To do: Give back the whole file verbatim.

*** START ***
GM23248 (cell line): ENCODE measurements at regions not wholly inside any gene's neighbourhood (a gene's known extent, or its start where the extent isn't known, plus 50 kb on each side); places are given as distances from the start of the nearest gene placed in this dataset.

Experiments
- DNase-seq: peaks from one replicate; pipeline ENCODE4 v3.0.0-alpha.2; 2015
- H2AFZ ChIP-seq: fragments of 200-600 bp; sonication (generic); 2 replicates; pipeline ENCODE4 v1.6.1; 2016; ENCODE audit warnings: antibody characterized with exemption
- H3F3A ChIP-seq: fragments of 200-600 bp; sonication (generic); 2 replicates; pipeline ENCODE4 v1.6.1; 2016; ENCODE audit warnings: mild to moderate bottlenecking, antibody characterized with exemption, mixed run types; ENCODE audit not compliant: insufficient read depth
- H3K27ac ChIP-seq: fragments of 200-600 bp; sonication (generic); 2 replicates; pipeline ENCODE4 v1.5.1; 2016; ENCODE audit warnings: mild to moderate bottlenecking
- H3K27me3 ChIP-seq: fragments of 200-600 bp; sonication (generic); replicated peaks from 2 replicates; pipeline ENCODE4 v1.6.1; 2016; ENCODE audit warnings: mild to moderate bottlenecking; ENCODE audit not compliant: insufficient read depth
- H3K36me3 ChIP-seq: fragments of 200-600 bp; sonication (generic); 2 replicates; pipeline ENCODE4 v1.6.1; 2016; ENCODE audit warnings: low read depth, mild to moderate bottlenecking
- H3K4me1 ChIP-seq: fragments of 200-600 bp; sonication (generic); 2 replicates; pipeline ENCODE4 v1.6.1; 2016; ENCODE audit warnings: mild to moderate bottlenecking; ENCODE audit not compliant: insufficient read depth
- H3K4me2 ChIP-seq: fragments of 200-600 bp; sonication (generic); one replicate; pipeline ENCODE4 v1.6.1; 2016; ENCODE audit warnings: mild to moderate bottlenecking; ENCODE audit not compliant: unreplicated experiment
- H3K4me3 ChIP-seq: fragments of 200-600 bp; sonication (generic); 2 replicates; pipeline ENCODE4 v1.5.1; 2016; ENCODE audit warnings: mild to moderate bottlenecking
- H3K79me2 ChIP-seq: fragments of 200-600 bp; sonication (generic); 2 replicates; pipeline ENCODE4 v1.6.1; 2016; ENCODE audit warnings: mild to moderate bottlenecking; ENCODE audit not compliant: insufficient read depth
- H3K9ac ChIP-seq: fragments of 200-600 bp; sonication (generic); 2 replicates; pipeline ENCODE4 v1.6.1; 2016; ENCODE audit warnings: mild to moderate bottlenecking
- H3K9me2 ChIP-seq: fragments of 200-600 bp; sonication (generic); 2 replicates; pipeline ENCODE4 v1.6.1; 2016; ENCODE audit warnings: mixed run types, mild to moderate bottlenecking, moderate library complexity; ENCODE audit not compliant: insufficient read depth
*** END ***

GM23248 (cell line): ENCODE measurements at regions not wholly inside any gene's neighbourhood (a gene's known extent, or its start where the extent isn't known, plus 50 kb on each side); places are given as distances from the start of the nearest gene placed in this dataset.

Experiments
- DNase-seq: peaks from one replicate; pipeline ENCODE4 v3.0.0-alpha.2; 2015
- H2AFZ ChIP-seq: fragments of 200-600 bp; sonication (generic); 2 replicates; pipeline ENCODE4 v1.6.1; 2016; ENCODE audit warnings: antibody characterized with exemption
- H3F3A ChIP-seq: fragments of 200-600 bp; sonication (generic); 2 replicates; pipeline ENCODE4 v1.6.1; 2016; ENCODE audit warnings: mild to moderate bottlenecking, antibody characterized with exemption, mixed run types; ENCODE audit not compliant: insufficient read depth
- H3K27ac ChIP-seq: fragments of 200-600 bp; sonication (generic); 2 replicates; pipeline ENCODE4 v1.5.1; 2016; ENCODE audit warnings: mild to moderate bottlenecking
- H3K27me3 ChIP-seq: fragments of 200-600 bp; sonication (generic); replicated peaks from 2 replicates; pipeline ENCODE4 v1.6.1; 2016; ENCODE audit warnings: mild to moderate bottlenecking; ENCODE audit not compliant: insufficient read depth
- H3K36me3 ChIP-seq: fragments of 200-600 bp; sonication (generic); 2 replicates; pipeline ENCODE4 v1.6.1; 2016; ENCODE audit warnings: low read depth, mild to moderate bottlenecking
- H3K4me1 ChIP-seq: fragments of 200-600 bp; sonication (generic); 2 replicates; pipeline ENCODE4 v1.6.1; 2016; ENCODE audit warnings: mild to moderate bottlenecking; ENCODE audit not compliant: insufficient read depth
- H3K4me2 ChIP-seq: fragments of 200-600 bp; sonication (generic); one replicate; pipeline ENCODE4 v1.6.1; 2016; ENCODE audit warnings: mild to moderate bottlenecking; ENCODE audit not compliant: unreplicated experiment
- H3K4me3 ChIP-seq: fragments of 200-600 bp; sonication (generic); 2 replicates; pipeline ENCODE4 v1.5.1; 2016; ENCODE audit warnings: mild to moderate bottlenecking
- H3K79me2 ChIP-seq: fragments of 200-600 bp; sonication (generic); 2 replicates; pipeline ENCODE4 v1.6.1; 2016; ENCODE audit warnings: mild to moderate bottlenecking; ENCODE audit not compliant: insufficient read depth
- H3K9ac ChIP-seq: fragments of 200-600 bp; sonication (generic); 2 replicates; pipeline ENCODE4 v1.6.1; 2016; ENCODE audit warnings: mild to moderate bottlenecking
- H3K9me2 ChIP-seq: fragments of 200-600 bp; sonication (generic); 2 replicates; pipeline ENCODE4 v1.6.1; 2016; ENCODE audit warnings: mixed run types, mild to moderate bottlenecking, moderate library complexity; ENCODE audit not compliant: insufficient read depth